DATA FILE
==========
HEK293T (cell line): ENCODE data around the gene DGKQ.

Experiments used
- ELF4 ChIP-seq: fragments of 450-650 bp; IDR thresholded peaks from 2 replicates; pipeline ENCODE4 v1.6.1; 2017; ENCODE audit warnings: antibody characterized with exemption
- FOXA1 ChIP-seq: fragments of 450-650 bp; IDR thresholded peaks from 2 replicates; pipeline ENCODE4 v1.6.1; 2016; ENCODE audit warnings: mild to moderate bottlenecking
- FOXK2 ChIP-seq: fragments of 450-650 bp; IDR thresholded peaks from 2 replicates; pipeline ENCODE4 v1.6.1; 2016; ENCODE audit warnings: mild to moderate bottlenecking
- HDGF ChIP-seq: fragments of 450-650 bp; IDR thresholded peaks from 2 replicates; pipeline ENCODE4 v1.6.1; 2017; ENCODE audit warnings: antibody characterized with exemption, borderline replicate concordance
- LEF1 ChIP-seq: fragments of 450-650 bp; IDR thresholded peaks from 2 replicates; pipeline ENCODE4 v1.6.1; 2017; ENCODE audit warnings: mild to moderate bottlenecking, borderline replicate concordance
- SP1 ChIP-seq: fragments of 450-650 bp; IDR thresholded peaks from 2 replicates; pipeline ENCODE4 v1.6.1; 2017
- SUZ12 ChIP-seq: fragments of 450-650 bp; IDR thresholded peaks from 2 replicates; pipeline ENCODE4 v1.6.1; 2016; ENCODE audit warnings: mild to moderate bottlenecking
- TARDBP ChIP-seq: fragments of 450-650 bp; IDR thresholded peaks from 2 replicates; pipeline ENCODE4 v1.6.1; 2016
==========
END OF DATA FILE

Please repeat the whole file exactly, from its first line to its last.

HEK293T (cell line): ENCODE data around the gene DGKQ.

Experiments used
- ELF4 ChIP-seq: fragments of 450-650 bp; IDR thresholded peaks from 2 replicates; pipeline ENCODE4 v1.6.1; 2017; ENCODE audit warnings: antibody characterized with exemption
- FOXA1 ChIP-seq: fragments of 450-650 bp; IDR thresholded peaks from 2 replicates; pipeline ENCODE4 v1.6.1; 2016; ENCODE audit warnings: mild to moderate bottlenecking
- FOXK2 ChIP-seq: fragments of 450-650 bp; IDR thresholded peaks from 2 replicates; pipeline ENCODE4 v1.6.1; 2016; ENCODE audit warnings: mild to moderate bottlenecking
- HDGF ChIP-seq: fragments of 450-650 bp; IDR thresholded peaks from 2 replicates; pipeline ENCODE4 v1.6.1; 2017; ENCODE audit warnings: antibody characterized with exemption, borderline replicate concordance
- LEF1 ChIP-seq: fragments of 450-650 bp; IDR thresholded peaks from 2 replicates; pipeline ENCODE4 v1.6.1; 2017; ENCODE audit warnings: mild to moderate bottlenecking, borderline replicate concordance
- SP1 ChIP-seq: fragments of 450-650 bp; IDR thresholded peaks from 2 replicates; pipeline ENCODE4 v1.6.1; 2017
- SUZ12 ChIP-seq: fragments of 450-650 bp; IDR thresholded peaks from 2 replicates; pipeline ENCODE4 v1.6.1; 2016; ENCODE audit warnings: mild to moderate bottlenecking
- TARDBP ChIP-seq: fragments of 450-650 bp; IDR thresholded peaks from 2 replicates; pipeline ENCODE4 v1.6.1; 2016